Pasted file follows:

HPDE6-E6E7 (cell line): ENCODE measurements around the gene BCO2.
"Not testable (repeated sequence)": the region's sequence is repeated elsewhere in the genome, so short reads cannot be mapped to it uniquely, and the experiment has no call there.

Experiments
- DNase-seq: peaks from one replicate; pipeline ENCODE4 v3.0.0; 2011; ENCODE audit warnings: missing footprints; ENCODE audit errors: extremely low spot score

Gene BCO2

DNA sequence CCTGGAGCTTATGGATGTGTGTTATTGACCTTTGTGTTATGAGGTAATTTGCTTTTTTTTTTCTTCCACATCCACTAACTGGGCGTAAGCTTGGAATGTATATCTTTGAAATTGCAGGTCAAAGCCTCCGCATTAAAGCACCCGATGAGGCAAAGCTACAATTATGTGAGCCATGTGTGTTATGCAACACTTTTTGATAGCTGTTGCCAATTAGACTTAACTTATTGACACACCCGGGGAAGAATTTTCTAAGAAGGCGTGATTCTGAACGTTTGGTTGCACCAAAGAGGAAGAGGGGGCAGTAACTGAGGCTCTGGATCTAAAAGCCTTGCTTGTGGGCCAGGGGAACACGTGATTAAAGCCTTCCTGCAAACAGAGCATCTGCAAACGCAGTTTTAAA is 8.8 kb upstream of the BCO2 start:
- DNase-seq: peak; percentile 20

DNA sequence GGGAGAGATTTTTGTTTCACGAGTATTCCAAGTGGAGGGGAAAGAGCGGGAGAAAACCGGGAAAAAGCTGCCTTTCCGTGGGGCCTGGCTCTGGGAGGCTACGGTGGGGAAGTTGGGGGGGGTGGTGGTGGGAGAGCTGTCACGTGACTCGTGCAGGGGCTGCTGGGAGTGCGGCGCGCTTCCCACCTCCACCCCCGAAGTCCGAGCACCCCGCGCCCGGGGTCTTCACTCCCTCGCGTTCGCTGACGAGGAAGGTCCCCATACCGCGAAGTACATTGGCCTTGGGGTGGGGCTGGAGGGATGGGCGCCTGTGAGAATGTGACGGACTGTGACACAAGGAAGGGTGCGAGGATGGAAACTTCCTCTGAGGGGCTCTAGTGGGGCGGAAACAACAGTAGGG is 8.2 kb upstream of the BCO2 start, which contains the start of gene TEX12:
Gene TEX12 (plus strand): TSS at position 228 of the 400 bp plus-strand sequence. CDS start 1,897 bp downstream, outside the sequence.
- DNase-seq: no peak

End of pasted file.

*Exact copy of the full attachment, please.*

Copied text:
HPDE6-E6E7 (cell line): ENCODE measurements around the gene BCO2.
"Not testable (repeated sequence)": the region's sequence is repeated elsewhere in the genome, so short reads cannot be mapped to it uniquely, and the experiment has no call there.

Experiments
- DNase-seq: peaks from one replicate; pipeline ENCODE4 v3.0.0; 2011; ENCODE audit warnings: missing footprints; ENCODE audit errors: extremely low spot score

Gene BCO2

DNA sequence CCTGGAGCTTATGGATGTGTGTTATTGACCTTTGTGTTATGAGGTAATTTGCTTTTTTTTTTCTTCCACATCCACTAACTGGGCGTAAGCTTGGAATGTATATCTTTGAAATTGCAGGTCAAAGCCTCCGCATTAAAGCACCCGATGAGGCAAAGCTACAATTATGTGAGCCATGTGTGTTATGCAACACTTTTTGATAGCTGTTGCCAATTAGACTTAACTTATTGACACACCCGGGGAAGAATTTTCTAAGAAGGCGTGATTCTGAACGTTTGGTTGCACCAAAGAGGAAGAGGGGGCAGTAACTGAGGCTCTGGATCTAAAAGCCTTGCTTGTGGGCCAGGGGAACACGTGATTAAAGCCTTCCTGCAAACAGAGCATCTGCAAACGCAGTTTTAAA is 8.8 kb upstream of the BCO2 start:
- DNase-seq: peak; percentile 20

DNA sequence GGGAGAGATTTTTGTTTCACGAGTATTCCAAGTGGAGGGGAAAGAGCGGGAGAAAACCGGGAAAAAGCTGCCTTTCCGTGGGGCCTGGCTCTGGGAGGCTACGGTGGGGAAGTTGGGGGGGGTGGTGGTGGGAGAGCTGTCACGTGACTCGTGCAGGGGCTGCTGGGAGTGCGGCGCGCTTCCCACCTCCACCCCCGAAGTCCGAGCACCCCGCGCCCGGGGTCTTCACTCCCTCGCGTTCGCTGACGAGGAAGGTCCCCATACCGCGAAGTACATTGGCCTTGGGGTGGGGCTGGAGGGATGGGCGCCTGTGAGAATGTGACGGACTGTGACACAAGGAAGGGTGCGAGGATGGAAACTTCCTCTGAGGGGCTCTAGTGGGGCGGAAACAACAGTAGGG is 8.2 kb upstream of the BCO2 start, which contains the start of gene TEX12:
Gene TEX12 (plus strand): TSS at position 228 of the 400 bp plus-strand sequence. CDS start 1,897 bp downstream, outside the sequence.
- DNase-seq: no peak